Have you seen what’s under those burqas?

    2. I say it’s wealth more than “economic freedom”. Saudi Arabia may not be free but it is fantastically wealthy, and wealthy people tend to have fewer kids.

      1. Actually, at least in the west, wealthy people have MORE kids. So do the poor. It is the middle-class that has the low birth rates.

        The basic reason is that children are a big cost to those who are trying to advance their careers, but the rich have enough resources to handle it.

    3. And Iran actually has its government actively promoting having fewer kids for quite some time now, in sharp contrast to the ’80s when they encouraged big families.

    4. RCD: It’s “one of the causes” – teaching women to read and allowing them into the cash economy (even if unfree) also reduces TFRs. I personally suspect that television and movies play a role by giving people different views on how others choose to live, including having smaller families.

      For what it’s worth, Algeria ranks 105 out of 183 countries on economic freedom (mostly unfree) and has dropped from a 2000 TFR of 2.8 to 1.79 in 2009.

      1. Last autumn, I read about a population control program in a part of India. The government was providing people with TV access on the assumption that watching more TV would leave less time for making babies.

        1. “Your cable television is experiencing difficulties. Please do not panic. Resist the temptation to read or talk to loved ones. Do not attempt sexual relations, as years of TV radiation have left your genitals withered and useless.”

    5. Much of the Middle East has seen economic freedom skyrocket in the last 20 years or so. Even Saudi and Iran, to a significant degree.

      It’s not surprising that you’d be blind to that, but it is disappointing that myths like that continue.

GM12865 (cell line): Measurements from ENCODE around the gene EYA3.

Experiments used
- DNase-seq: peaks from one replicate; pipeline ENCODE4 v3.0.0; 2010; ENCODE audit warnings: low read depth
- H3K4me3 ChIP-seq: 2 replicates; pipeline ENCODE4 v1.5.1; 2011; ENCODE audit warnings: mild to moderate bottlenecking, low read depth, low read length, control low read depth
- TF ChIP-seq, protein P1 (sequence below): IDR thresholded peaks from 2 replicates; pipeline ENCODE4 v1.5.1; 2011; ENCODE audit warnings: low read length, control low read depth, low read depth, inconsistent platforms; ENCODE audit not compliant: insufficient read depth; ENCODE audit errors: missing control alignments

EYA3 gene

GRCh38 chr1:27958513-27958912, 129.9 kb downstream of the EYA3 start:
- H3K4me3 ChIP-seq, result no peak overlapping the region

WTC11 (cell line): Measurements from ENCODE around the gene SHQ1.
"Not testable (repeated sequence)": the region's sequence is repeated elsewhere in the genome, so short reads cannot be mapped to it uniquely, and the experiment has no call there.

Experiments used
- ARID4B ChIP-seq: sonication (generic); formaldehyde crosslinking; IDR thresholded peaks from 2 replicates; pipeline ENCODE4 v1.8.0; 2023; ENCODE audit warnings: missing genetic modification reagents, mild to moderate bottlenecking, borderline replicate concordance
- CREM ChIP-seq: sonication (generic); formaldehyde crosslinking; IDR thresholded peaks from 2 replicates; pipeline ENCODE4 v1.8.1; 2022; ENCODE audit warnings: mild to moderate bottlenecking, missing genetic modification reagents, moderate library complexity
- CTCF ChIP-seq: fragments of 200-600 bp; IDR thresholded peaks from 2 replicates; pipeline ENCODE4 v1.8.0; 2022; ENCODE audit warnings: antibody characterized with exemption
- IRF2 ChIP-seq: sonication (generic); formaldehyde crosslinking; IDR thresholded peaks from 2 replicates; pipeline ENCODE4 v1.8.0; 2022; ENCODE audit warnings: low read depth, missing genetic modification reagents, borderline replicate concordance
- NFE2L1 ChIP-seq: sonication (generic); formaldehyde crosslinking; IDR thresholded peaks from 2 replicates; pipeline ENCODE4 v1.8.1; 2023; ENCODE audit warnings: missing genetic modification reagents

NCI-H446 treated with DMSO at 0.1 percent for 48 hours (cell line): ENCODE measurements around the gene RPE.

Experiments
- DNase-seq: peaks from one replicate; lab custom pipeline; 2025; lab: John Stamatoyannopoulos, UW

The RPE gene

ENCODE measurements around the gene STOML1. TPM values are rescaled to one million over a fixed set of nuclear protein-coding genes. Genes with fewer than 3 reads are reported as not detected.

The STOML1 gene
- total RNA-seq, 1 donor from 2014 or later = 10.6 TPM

4. OH wow, OK that makes a lot of sense!


  5. Problems are solveable. That’s why 30 years of focus on extending family planning to the developing world have brought the population problem under control. Declining fertility also strongly correlates to levels of education amongst women.

  6. Somebody tell this to the Palestinians.

    1. They’re not making babies. They’re stockpiling ammunition.

  7. I think that on World Population Day we should be able to tie Paul Ehrlich up like a Pinata and beat him with baby shoes until he he resembles a bruised banana.

    It’s only fair.

  8. I’ve read it noted that China is quietly, slowly abandoning its one child policy as a mistake.

    The Chinese Communist Party obviously never makes mistakes, at least not the kind they would admit in public, but it’s recognized there that the social safety net for the elderly there was predicated, historically, on having a lot of children, and Grandma and Grandpa are gonna have a tough go of it with that skinny little Gen X of a demographic that one child policy grew them into.

    I’m just throwing it out for consideration, but if the Chinese Communist Party can get their heads around the idea that population growth isn’t a problem, you’d think environmentalists could be as reasonable.

    Maybe not.

    1. China has a province that they used as a pilot project to abandoning the policy. IIRC that province had a very low birth rate as well because parents don’t want to divide their funds among two children. Apparently they believe they would be at a competitive disadvantage with the Wongs down the street.

      1. Like I said, the Chinese government isn’t about to admit or talk about what they’re really doing. …I mean, if Barack Obama ran all our news outlets, he’d never make a mistake or talk about anything he didn’t want to…